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Research Papers: Porous Media

Internal Heat Transfer Coefficient Determination in a Packed Bed From the Transient Response Due to Solid Phase Induction Heating

[+] Author and Article Information
David Geb1

Morrin-Gier-Martinelli Heat Transfer Memorial Laboratory, Department of Mechanical and Aerospace Engineering, School of Engineering and Applied Science,  University of California, Los Angeles, 48-121 Engineering IV, 420 Westwood Plaza, Los Angeles, CA 90095-1597dvdgb15@ucla.edu

Feng Zhou, Ivan Catton

Morrin-Gier-Martinelli Heat Transfer Memorial Laboratory, Department of Mechanical and Aerospace Engineering, School of Engineering and Applied Science,  University of California, Los Angeles, 48-121 Engineering IV, 420 Westwood Plaza, Los Angeles, CA 90095-1597dvdgb15@ucla.edu

1

Corresponding author.

J. Heat Transfer 134(4), 042604 (Feb 15, 2012) (10 pages) doi:10.1115/1.4005098 History: Received December 10, 2010; Revised September 04, 2011; Published February 15, 2012; Online February 15, 2012

Nonintrusive measurements of the internal heat transfer coefficient in the core of a randomly packed bed of uniform spherical particles are made. Under steady, fully-developed flow the spherical particles are subjected to a step-change in volumetric heat generation rate via induction heating. The fluid temperature response is measured. The internal heat transfer coefficient is determined by comparing the results of a numerical simulation based on volume averaging theory (VAT) with the experimental results. The only information needed is the basic material and geometric properties, the flow rate, and the fluid temperature response data. The computational procedure alleviates the need for solid and fluid phase temperature measurements within the porous medium. The internal heat transfer coefficient is determined in the core of a packed bed, and expressed in terms of the Nusselt number, over a Reynolds number range of 20 to 500. The Nusselt number and Reynolds number are based on the VAT scale hydraulic diameter, dh=4ɛ/S. The results compare favorably to those of other researchers and are seen to be independent of particle diameter. The success of this method, in determining the internal heat transfer coefficient in the core of a randomly packed bed of uniform spheres, suggests that it can be used to determine the internal heat transfer coefficient in other porous media.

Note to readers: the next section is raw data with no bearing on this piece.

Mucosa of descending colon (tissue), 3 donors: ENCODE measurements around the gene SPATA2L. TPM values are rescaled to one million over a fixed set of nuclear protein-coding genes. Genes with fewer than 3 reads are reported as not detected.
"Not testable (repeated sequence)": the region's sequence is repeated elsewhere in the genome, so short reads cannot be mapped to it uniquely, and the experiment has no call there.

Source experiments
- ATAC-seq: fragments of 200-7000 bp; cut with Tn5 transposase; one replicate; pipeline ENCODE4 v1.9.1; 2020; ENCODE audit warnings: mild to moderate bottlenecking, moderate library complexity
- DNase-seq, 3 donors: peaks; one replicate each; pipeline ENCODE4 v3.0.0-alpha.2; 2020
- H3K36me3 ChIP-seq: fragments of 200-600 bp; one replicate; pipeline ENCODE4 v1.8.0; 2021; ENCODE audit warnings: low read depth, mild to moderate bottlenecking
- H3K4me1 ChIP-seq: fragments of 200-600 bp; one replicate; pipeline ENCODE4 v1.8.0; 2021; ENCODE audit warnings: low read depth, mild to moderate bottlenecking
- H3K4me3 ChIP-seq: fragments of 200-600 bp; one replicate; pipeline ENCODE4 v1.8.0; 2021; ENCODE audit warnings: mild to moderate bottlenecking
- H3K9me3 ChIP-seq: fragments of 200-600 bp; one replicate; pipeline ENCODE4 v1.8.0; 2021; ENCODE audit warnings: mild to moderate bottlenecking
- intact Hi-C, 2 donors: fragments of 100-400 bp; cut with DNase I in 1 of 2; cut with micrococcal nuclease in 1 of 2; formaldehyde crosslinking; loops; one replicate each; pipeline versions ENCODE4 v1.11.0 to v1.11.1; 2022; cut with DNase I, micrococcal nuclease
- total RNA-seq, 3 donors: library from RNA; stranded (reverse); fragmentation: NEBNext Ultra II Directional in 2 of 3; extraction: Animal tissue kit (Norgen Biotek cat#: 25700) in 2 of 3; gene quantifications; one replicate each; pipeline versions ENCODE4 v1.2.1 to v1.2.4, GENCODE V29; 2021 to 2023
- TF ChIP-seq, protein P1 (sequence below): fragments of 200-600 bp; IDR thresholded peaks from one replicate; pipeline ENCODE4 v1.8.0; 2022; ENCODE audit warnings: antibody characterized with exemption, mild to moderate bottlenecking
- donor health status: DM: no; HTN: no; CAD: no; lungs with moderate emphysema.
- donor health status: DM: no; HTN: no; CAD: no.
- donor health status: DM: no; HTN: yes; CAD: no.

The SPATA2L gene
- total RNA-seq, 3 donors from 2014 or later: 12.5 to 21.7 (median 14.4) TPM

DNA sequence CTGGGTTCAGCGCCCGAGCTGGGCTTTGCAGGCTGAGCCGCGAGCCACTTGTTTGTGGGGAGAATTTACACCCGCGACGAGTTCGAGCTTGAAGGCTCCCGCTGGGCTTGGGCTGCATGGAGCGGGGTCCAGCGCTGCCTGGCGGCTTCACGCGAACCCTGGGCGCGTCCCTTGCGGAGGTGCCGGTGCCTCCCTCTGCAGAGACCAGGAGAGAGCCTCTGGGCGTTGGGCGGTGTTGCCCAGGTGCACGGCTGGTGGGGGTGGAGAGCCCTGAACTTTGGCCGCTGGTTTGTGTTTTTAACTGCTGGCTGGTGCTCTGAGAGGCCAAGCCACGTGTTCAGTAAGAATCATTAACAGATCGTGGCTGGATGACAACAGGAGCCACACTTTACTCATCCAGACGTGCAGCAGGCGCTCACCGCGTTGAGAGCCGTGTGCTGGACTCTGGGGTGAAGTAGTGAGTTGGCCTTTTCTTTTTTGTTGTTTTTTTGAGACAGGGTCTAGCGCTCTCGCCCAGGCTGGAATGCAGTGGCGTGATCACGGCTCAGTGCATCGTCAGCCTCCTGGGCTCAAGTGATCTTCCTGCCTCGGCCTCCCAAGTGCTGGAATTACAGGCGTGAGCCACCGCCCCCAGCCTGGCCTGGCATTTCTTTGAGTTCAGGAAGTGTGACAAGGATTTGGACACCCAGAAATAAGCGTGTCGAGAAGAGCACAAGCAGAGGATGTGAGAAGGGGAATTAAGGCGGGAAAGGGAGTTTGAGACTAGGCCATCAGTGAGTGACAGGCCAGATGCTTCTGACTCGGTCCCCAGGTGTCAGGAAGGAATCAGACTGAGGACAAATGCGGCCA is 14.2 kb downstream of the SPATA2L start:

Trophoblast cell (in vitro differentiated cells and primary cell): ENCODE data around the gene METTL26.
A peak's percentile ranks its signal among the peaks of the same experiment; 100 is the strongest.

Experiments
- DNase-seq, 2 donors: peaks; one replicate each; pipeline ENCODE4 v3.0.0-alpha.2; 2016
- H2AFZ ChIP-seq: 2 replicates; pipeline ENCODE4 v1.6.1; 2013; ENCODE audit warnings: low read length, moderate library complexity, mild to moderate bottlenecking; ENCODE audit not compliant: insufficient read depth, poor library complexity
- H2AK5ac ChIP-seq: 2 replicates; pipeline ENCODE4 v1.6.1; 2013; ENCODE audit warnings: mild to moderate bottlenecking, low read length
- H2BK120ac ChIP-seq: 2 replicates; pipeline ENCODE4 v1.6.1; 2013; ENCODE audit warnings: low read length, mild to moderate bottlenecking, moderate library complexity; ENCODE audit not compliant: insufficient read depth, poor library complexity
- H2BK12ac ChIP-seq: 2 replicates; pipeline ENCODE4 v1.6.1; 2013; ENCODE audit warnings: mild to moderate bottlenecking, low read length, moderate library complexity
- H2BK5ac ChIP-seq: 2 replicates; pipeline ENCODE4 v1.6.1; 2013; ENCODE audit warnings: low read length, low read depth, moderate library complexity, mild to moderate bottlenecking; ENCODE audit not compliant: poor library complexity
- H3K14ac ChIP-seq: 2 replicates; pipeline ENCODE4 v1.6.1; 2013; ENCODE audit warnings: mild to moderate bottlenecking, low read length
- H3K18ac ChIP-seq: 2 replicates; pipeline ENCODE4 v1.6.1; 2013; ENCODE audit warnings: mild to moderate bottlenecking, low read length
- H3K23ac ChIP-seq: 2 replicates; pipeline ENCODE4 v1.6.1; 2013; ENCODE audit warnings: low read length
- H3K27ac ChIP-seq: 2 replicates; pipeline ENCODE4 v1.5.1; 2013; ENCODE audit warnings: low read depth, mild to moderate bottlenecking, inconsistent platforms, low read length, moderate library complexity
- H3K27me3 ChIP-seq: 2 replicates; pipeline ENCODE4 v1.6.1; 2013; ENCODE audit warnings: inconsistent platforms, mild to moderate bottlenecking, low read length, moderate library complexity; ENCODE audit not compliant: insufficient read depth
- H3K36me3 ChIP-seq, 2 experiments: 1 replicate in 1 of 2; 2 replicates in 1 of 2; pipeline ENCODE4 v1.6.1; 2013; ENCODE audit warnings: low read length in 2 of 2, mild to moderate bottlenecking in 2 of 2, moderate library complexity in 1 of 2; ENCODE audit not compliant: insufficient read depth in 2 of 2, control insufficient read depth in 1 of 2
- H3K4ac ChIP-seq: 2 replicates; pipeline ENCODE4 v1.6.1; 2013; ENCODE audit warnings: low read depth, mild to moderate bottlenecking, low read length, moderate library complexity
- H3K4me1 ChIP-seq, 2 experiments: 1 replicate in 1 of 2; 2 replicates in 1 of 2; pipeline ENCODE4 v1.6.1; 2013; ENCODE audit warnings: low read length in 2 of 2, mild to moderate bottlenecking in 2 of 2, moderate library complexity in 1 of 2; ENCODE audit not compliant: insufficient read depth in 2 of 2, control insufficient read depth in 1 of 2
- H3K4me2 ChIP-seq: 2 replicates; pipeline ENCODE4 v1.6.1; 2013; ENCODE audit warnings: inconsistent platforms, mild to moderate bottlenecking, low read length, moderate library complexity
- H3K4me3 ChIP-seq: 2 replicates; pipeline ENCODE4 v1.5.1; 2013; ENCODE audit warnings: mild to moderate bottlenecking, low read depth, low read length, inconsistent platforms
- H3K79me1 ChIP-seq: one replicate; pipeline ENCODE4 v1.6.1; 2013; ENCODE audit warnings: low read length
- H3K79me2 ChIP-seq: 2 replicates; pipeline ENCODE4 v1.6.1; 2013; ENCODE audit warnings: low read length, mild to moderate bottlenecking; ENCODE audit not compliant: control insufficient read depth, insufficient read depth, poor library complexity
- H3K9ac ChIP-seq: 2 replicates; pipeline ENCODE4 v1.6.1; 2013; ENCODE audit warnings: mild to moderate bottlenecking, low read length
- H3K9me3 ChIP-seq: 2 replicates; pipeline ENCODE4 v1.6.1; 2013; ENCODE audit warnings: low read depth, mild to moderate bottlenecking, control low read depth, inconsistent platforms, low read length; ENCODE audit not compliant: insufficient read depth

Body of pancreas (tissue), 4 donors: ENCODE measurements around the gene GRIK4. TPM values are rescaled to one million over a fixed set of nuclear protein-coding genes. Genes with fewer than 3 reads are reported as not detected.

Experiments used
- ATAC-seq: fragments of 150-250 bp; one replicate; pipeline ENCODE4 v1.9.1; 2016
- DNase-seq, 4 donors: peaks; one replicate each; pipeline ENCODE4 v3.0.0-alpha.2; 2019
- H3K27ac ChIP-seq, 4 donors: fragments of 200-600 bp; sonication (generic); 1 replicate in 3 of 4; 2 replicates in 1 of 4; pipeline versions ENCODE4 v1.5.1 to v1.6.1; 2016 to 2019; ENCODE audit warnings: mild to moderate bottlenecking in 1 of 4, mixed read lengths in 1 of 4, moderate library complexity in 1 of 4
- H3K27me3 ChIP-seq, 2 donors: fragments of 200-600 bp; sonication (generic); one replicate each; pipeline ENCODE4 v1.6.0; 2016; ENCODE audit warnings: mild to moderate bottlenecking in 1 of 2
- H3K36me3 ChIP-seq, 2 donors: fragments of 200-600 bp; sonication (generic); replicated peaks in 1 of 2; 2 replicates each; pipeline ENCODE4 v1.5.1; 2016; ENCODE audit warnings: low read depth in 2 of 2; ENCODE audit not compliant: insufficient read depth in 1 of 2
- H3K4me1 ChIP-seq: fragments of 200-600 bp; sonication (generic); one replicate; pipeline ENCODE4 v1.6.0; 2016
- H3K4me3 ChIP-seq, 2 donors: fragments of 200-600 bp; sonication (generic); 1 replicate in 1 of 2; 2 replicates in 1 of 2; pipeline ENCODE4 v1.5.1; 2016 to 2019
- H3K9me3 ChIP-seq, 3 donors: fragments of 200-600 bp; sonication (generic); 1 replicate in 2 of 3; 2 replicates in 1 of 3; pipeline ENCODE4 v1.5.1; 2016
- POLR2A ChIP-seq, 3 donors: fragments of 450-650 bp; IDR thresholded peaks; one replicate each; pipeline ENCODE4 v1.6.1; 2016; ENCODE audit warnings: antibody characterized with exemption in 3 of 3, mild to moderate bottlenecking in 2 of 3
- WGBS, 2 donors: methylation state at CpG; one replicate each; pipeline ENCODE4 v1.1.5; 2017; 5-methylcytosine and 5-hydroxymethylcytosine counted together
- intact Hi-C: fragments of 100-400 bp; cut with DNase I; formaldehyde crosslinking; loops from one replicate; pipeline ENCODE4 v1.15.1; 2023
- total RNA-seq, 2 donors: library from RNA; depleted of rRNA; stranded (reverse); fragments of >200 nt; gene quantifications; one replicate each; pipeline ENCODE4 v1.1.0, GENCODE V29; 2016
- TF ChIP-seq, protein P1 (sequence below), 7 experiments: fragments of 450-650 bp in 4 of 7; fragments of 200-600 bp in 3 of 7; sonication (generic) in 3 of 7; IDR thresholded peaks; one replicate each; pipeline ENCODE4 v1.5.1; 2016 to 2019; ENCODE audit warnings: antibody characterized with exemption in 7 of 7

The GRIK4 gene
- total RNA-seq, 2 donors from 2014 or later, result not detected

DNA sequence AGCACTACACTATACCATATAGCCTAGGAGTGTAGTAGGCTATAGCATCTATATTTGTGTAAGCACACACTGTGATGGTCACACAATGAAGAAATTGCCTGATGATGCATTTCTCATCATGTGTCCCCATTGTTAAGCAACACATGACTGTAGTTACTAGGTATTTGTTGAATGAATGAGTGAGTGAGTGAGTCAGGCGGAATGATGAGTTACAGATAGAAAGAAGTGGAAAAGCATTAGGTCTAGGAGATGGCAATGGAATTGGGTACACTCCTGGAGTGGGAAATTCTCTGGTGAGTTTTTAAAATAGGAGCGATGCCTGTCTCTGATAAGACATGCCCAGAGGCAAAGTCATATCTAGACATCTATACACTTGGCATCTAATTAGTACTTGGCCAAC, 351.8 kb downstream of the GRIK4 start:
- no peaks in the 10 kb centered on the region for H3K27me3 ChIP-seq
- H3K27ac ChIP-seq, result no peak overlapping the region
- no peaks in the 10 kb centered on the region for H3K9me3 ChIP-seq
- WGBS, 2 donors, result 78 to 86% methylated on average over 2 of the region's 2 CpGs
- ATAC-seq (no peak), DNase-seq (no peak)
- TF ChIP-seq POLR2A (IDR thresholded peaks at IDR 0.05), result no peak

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Copyright © 2012 by American Society of Mechanical Engineers
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Figures

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Figure 3

Near-wall porosity and preferential flow (velocity is scaled with centerline velocity) in a randomly packed bed of uniform spheres (spheres were not heated), Test Section 1, Re = 305. Porosity distribution taken from the formula given in Eq. 2, where ɛC  = 0.39, and ɛmin  = 0.23.

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Figure 4

Modeling the near-wall bypass or channeling effect

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Figure 5

Measured ratio of core superficial velocity U to upstream superficial velocity U' for the three test sections over the flow rate ranges in each. Umin' and Umax', respectively correspond to the minimum and maximum flow rates achieved in the experiment for each of the three test sections.

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Figure 6

Simulated dimensionless transient fluid temperature response profile

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Figure 7

Experimental dimensionless transient fluid temperature response profile

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Figure 8

Iteration sequence

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Figure 1

Experimental configuration schematic

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Figure 2

Test section diagram, not shown to scale. Item # 8 in Fig. 1.

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Figure 9

Variation of δsim versus t̂ with effective thermal conductivity (W m− 1 K− 1 ). Nusselt number is unity, Re = 300.

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Figure 10

Variation of δsim Versus t̂ with Nusselt number. keff  = 20Wm−1 K−1 , Re = 300

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Figure 11

Experimental heat transfer coefficient data

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Figure 12

Experimental data for Test Sections 1,2, and 3. Correlations are from Kays and London [2], Whitaker [29], and Nie [12].

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Figure 13

Internal effective heat transfer coefficient in porous media, reduced based on VAT scale transformations, from experiments by 1, Kar and Dybbs [30] for laminar regime; 2, Rajkumar [31]; 3, Achenbach [21]; 4, Younis and Viskanta [11]; 5, Galitseysky and Moshaev [32]; 6, Kokorev [33]; 7, Gortyshov [34]; 8, Kays and London [2]; 9, Heat Exchangers Design Handbook [35]; 10, Nie [12]; 11, Whitaker [29]; 12, Eq. 38. Adapted from Travkin and Catton [26].

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